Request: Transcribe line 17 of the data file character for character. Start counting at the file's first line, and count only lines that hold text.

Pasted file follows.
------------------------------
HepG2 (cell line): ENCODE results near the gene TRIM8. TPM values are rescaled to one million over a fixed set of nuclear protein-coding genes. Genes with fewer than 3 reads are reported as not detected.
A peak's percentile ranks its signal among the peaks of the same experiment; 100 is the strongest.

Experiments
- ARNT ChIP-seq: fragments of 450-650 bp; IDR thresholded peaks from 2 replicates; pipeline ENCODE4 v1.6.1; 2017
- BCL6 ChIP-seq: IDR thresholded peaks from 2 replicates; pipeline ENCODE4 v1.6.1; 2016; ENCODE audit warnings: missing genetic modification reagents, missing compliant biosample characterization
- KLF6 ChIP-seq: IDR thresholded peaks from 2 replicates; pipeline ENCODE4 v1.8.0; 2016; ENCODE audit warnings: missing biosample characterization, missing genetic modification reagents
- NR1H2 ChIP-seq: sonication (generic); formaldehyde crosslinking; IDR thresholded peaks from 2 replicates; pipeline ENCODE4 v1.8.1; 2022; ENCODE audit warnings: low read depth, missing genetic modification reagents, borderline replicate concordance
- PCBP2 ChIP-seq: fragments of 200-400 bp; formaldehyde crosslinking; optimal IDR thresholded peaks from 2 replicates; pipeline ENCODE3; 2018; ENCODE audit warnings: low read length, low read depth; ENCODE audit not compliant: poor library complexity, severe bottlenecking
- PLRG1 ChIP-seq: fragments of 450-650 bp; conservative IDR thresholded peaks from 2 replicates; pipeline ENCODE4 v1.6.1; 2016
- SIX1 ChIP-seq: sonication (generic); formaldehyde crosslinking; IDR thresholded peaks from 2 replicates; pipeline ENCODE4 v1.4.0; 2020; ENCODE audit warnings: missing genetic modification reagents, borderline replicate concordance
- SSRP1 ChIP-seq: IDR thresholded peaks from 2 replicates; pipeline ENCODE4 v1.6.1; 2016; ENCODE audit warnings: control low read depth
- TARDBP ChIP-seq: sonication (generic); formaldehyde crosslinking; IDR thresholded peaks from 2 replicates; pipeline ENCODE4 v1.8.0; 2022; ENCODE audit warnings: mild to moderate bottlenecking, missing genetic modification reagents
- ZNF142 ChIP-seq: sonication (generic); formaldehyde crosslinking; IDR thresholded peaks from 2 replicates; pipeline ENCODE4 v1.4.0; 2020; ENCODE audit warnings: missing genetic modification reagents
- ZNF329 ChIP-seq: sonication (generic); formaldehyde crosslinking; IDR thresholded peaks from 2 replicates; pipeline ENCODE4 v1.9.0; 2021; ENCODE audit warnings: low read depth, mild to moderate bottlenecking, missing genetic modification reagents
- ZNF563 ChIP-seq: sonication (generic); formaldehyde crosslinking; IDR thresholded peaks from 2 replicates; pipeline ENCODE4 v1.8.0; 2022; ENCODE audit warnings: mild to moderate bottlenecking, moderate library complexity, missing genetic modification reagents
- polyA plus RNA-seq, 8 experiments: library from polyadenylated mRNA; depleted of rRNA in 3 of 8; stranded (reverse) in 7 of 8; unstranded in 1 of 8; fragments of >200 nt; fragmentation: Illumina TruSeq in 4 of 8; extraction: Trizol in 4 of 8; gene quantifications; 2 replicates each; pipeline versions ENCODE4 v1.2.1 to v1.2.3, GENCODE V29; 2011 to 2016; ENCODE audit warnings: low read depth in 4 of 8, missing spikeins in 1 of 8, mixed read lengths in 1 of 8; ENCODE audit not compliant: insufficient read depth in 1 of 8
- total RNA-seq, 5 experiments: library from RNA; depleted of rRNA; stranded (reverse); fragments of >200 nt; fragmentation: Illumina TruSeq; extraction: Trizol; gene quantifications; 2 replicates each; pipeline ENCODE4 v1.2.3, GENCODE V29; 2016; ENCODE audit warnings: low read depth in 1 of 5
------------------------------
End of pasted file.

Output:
- total RNA-seq, 5 experiments: library from RNA; depleted of rRNA; stranded (reverse); fragments of >200 nt; fragmentation: Illumina TruSeq; extraction: Trizol; gene quantifications; 2 replicates each; pipeline ENCODE4 v1.2.3, GENCODE V29; 2016; ENCODE audit warnings: low read depth in 1 of 5